Thursday, March 10, 2016


The good or bad news is the value of your business is different for valuation in your divorce than if you and your spouse were happily married and selling it during your marriage.  If you are happily married and selling your business, you would sell it at an arm's length transaction (meaning no "hanky panky") and the price would be what you as a willing Seller accept from a willing Buyer.  For example:  your name is Mr. and Mrs. Joe and Jane Smith and you may own a restaurant known as Smith's Food and Grille, which you own the real estate of your restaurant.  You have a vibrant business and your husband is the main chef and he is known for his special recipes, and the manager/hostess is your husband's sister, who greets every customer when they come in the door, and therefore your restaurant is known for "personal" food because of your husband, and it's a customer's favorite restaurant because it is where they are known by the owner and his family.  You have agreed to sell the restaurant to another couple who will be taking over with the same plan, except that the wife will be the chef and the husband will be the host.  Your husband and his sister have agreed to work in the restaurant for six months during the transition so all the regular customers get to know the new owner at the door, and the new chef understands the recipes 100% so the food tastes exactly the same.  Therefore, because the building is worth $500,000.00 and based on the profit of the business, you have decided to sell the business for $1,000,000.00. Let's assume you sell the business for $1,000,000.00, you put it in a bank account, a year after that you get divorced, and assuming no "boutique" facts in your divorce case, the $1,000,000.00 is divided 50/50 between the two of you. Your husband received $500,000.00 and you received $500,000.00.  HOWEVER, if you are the wife and divorcing with the business intact, you would think that the value of the business would still be $1,000,000.00 and you would think you're entitled to $500,000.00.  This is INCORRECT.  The reason why is "divorce world" is much different from the "real world", either to your benefit or detriment depending on the particulars of the facts in your case; and based on the facts in this case that "personal" goodwill is what is deemed a non-marital asset (meaning you are not entitled to any of the value of the business related to your husband's personal goodwill versus "enterprise" goodwill, which is a marital asset, (meaning you are entitled to a presumptive one-half of that value).  Because the business is directly related to your husband's personal skill in the kitchen, and his sister would not continue working with any potential new owners (as the sister testified at her deposition) and your husband and sister have stated they would refuse to sign a "non-compete" agreement if the business was ordered for sale.  Further note, it is likely an expert would determine the real property value worth $500,000.00, but the value of the business is worth only the assets themselves (often referred to as "liquidation" value) versus "capitalization" income approach value, and therefore, the operating account, food in the freezer and miscellaneous equipment which is not fixtures, tables, chairs, etc., value at $50,000.00, then the value of the business is $550,000.00 and you would receive only $275,000.00 as the wife versus $500,000.00 if sold and then divorced.  Your husband has received a windfall of $225,000.00.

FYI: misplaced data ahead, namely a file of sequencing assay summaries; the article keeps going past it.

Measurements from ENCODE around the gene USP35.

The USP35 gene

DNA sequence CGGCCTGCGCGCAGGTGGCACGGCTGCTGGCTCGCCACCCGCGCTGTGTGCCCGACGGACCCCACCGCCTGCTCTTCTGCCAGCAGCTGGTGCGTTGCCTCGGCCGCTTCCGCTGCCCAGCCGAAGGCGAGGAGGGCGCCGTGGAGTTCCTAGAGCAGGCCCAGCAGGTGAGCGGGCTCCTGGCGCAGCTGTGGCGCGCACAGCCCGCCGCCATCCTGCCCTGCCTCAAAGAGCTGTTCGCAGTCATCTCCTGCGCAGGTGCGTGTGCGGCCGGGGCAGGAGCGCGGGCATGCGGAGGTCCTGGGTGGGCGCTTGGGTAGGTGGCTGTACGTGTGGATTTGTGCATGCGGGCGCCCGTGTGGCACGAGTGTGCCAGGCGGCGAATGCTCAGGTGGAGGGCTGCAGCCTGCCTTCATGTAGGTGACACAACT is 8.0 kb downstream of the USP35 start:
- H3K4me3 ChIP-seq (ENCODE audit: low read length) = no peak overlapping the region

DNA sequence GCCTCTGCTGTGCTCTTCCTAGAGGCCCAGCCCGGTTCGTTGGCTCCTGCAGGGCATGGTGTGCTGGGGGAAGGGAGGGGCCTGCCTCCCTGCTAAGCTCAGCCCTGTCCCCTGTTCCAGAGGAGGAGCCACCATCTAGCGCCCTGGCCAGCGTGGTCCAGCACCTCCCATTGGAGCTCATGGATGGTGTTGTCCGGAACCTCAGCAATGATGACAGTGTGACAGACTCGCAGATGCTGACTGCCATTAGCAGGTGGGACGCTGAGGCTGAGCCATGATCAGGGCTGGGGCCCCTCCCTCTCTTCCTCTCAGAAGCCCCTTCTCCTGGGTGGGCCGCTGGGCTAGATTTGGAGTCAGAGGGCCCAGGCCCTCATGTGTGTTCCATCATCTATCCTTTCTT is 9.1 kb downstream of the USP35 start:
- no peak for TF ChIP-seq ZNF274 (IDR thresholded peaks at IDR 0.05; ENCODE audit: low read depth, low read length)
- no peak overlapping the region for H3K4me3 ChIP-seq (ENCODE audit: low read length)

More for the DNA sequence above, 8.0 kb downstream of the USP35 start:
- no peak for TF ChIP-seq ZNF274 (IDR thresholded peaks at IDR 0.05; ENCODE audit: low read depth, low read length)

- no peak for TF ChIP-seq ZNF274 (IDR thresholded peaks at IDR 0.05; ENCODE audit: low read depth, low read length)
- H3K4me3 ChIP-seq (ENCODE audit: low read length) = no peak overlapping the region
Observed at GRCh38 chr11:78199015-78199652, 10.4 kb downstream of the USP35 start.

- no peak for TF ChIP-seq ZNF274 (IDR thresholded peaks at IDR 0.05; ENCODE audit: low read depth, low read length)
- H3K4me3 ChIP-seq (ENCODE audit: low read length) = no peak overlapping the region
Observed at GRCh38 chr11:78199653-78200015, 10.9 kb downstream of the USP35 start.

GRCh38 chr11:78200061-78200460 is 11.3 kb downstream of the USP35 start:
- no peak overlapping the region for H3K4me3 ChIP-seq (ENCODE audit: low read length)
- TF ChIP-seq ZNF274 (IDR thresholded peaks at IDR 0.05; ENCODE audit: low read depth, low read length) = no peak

This is a perfect example of how facts are different in "divorce world" versus "real world" and how it can be of the utmost importance to seek consultation with a divorce attorney if you feel a divorce may be on the horizon in order to understand what potential future fact pattern is in your best interest (and of course the best interest of your children) at the first sign of marital discord.